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Divisibility and PrimesReal Life Applications

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North America is home to various broods of cicadas. These have the curious property that they only emerge every few years during the summer to breed – the remaining time they spend underground.

For example, the cicadas in Florida and Mississippi appear every 13 years. The cicadas in Illinois and Iowa only appear every 17 years. But there are no cicadas with 12, 14, 15 or 16 year cycles.

Both 13 and 17 are prime numbers – and that has a very good reason. Imagine that there are predators in the forest which kill cicadas. These predators also appear in regular intervals, say every 6 years.

Now imagine that a brood of cicadas appears every ${n} years (${isPrime(n) ? 'prime' : 'not prime'}). The two animals would meet every ${lcm(n,6)} years, which is the lcmgcfproduct of 6 and ${n}.

4 5 6 7 8 9 10 11 12 13 14 15 16 17 18 19 20

Time until cicadas and predators meet, for various different cicada cycle lengths.

This number seems to be much larger if the cicada cycle is a prime number like 13 and 17. That’s because prime numbers don’t share any factors with 6, so when calculating the lcm we don’t cancel any duplicate factors.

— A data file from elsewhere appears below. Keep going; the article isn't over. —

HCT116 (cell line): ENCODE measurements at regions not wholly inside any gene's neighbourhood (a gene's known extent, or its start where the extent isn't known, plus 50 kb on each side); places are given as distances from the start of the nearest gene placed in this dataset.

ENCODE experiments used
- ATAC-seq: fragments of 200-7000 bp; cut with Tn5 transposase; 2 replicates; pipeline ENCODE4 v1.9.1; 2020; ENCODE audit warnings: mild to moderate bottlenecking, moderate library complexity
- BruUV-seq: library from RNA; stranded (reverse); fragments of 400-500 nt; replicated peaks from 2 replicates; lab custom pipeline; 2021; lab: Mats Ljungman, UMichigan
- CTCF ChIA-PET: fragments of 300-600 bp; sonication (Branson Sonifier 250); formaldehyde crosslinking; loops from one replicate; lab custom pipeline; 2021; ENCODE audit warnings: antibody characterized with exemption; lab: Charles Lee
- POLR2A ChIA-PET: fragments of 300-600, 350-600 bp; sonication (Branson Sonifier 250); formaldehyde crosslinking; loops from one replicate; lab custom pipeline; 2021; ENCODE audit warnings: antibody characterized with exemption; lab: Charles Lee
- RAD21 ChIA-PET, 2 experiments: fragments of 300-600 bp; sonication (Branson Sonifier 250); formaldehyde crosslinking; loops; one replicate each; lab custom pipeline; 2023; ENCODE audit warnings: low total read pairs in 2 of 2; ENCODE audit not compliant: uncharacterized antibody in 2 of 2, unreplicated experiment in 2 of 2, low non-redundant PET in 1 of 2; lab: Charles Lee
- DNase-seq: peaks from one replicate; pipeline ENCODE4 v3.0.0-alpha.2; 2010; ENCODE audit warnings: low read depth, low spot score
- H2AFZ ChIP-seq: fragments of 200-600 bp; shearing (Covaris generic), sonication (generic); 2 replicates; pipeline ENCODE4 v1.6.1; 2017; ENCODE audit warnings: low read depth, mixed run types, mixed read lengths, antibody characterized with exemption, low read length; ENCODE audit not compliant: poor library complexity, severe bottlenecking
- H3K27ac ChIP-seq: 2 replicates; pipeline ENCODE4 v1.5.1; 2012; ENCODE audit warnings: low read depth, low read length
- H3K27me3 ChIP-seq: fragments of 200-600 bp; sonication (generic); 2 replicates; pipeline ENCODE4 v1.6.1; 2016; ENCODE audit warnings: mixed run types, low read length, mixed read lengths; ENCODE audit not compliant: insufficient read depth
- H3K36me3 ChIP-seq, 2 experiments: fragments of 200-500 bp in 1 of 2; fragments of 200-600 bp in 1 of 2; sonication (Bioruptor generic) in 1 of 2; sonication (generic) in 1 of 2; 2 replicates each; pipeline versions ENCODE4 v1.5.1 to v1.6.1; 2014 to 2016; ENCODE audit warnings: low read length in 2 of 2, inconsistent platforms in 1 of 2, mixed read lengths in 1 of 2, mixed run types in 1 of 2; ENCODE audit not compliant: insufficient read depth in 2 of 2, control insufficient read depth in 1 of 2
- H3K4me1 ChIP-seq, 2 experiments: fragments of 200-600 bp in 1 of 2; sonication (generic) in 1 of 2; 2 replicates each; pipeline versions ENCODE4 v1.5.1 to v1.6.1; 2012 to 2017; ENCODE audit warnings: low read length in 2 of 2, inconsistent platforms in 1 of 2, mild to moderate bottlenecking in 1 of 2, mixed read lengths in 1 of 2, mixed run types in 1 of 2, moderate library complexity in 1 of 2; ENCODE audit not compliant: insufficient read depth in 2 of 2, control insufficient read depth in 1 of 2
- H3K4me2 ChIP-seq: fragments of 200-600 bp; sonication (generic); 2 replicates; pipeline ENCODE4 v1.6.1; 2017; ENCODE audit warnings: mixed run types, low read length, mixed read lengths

Of course, cicadas have no idea what prime numbers are – but over millions of years, evolution has worked out that prime cycles are the safest. The predator animal seems to have gone extinct over time, but the prime number cycles remain.


One of the most important modern applications of prime numbers is in a field of mathematics called Cryptography. For thousands of years, people have tried to conceal messages so that only the intended recipient could read them – this is called encryption. It is used by everyone from generals exchanging secret orders during wars to personal emails or online banking details.

People always tried to come up with better, more secure encryption methods, but after some time, they were all broken using yet more advanced algorithms. In the Second World War, the German army used the Enigma: a complex machine consisting of a keyboard, rotating wheels and plugs. It encrypted messages using one of 158 million million million possibilities (that’s a 158 followed by 18 zeros!). The code was widely believed to be unbreakable, but the British Secret Service, led by mathematician Alan Turing, built some of the first computers that managed to decode it.

German four-rotor Enigma machine

Today’s computers are much more advanced, capable of trying millions of possibilities every second. To develop better encryption algorithms, you have to find a mathematical operation that is difficult even for powerful computers. Computers are incredibly fast at addition, subtraction, multiplication and division. However, as it turns out, computers are very slow at factorising large integers into primes…

COMING SOON – RSA example with Alice and Bob

This encryption algorithm is called RSA Cryptography, after its three inventors, Ron Rivest, Adi Shamir and Leonard Adleman who published it in 1977. It turns out that a very similar method was known to the British Secret Service since 1973, but remained classified until much later.

Today, prime numbers are used by computers all over the world to exchange data. As you browse the internet or send chat messages, your phone or laptop will quietly generate large prime numbers and exchange public keys with other computers.